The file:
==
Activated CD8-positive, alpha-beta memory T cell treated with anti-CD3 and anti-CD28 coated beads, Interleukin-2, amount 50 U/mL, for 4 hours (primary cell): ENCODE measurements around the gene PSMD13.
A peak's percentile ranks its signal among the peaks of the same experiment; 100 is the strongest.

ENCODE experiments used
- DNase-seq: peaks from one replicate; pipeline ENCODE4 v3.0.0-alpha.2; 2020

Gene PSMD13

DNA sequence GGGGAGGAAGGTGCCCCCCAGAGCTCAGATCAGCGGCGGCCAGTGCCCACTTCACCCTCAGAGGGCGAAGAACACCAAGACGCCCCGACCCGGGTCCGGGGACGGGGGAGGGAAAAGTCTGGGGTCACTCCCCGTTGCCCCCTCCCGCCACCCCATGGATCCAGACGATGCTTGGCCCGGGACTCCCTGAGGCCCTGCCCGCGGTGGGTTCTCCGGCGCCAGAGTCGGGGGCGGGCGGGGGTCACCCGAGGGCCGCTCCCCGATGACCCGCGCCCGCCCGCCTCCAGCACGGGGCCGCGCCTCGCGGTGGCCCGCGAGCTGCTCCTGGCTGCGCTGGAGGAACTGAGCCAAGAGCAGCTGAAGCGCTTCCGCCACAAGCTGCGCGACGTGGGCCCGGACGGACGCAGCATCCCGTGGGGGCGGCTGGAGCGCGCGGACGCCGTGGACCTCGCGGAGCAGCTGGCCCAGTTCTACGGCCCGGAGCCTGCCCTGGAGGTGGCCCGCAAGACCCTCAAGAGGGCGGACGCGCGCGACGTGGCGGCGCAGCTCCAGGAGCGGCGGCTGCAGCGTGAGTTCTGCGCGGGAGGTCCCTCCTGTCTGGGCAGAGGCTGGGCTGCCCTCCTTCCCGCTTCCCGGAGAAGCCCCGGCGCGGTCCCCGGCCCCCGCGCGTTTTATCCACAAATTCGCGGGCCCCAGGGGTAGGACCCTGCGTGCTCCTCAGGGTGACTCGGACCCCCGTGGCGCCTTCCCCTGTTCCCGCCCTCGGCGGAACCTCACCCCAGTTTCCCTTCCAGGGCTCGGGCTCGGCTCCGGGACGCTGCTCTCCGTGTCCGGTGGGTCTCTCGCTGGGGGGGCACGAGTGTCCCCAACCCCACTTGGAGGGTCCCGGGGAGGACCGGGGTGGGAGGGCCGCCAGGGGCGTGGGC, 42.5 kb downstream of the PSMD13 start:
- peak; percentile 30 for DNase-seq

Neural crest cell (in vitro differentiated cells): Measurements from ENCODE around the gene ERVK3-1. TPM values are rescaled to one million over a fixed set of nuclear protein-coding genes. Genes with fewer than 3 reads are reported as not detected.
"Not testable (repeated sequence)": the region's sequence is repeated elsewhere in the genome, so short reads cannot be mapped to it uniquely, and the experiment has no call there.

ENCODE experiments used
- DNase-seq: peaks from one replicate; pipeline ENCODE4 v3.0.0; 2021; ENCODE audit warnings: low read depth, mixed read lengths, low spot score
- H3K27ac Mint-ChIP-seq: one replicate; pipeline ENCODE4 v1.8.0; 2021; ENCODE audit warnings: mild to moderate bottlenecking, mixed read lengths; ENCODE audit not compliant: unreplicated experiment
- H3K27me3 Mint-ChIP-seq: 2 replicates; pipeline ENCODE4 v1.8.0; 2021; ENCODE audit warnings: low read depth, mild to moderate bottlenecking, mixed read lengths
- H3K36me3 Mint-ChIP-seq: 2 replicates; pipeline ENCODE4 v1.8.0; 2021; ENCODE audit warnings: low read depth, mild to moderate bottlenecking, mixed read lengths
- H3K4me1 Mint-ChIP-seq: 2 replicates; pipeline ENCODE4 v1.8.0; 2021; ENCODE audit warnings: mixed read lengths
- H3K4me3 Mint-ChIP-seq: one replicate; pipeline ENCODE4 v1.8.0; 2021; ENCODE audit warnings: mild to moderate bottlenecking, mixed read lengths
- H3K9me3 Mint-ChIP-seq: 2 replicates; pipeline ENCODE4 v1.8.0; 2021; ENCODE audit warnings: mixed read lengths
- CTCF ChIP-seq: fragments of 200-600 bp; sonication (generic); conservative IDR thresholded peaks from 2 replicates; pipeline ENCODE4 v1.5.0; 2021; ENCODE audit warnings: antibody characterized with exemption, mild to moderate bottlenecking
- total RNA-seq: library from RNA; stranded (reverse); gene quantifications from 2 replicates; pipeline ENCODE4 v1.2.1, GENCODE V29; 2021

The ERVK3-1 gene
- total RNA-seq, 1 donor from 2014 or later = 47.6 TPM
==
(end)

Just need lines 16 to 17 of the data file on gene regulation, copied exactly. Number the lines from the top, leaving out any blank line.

- H3K4me3 Mint-ChIP-seq: one replicate; pipeline ENCODE4 v1.8.0; 2021; ENCODE audit warnings: mild to moderate bottlenecking, mixed read lengths
- H3K9me3 Mint-ChIP-seq: 2 replicates; pipeline ENCODE4 v1.8.0; 2021; ENCODE audit warnings: mixed read lengths